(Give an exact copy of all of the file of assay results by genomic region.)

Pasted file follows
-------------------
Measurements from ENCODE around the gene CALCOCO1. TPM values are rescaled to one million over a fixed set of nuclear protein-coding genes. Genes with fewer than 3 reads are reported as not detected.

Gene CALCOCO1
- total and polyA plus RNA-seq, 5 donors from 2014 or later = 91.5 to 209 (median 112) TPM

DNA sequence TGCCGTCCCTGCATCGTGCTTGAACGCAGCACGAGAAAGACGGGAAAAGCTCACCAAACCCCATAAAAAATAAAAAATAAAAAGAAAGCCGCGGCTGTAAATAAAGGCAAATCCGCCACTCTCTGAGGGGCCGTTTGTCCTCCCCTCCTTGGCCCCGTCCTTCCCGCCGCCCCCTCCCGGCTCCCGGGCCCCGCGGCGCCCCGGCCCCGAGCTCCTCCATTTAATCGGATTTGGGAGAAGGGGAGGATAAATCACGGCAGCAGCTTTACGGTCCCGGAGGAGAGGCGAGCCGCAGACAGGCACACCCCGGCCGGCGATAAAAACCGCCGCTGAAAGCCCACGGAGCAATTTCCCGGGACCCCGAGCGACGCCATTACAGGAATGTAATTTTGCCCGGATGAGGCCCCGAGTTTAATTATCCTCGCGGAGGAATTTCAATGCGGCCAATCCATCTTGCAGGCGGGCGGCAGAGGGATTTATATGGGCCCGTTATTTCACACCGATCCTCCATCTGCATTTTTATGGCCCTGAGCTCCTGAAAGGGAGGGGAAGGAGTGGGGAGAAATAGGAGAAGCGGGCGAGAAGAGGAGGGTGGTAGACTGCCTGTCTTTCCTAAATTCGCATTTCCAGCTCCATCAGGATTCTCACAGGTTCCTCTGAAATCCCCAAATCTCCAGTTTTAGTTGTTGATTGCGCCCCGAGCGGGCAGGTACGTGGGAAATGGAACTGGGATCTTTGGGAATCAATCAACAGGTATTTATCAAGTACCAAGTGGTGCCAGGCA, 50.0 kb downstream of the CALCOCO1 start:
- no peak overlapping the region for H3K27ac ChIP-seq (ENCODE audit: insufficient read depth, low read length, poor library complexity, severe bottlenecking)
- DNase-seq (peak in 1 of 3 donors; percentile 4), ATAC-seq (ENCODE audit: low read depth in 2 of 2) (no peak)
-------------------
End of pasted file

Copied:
Measurements from ENCODE around the gene CALCOCO1. TPM values are rescaled to one million over a fixed set of nuclear protein-coding genes. Genes with fewer than 3 reads are reported as not detected.

Gene CALCOCO1
- total and polyA plus RNA-seq, 5 donors from 2014 or later = 91.5 to 209 (median 112) TPM

DNA sequence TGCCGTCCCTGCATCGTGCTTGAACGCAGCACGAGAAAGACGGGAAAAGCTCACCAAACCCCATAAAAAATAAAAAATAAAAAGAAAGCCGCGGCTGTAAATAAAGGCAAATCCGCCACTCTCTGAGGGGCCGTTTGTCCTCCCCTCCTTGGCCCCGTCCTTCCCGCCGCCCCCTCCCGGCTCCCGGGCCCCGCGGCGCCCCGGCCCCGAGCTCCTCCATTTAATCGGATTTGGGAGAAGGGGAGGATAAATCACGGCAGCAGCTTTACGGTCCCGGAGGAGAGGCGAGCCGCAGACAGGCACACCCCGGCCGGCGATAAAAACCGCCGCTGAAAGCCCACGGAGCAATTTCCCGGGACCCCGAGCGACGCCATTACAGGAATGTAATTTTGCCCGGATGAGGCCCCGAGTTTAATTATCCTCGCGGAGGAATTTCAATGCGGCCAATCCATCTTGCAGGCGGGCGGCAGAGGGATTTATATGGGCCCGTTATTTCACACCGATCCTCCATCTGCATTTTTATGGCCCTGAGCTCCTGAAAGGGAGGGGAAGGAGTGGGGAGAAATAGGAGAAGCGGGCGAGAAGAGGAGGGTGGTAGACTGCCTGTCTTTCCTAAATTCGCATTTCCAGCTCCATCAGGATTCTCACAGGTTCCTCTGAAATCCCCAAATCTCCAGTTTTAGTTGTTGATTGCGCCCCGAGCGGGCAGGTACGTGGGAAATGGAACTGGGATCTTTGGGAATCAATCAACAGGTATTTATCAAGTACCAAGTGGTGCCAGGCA, 50.0 kb downstream of the CALCOCO1 start:
- no peak overlapping the region for H3K27ac ChIP-seq (ENCODE audit: insufficient read depth, low read length, poor library complexity, severe bottlenecking)
- DNase-seq (peak in 1 of 3 donors; percentile 4), ATAC-seq (ENCODE audit: low read depth in 2 of 2) (no peak)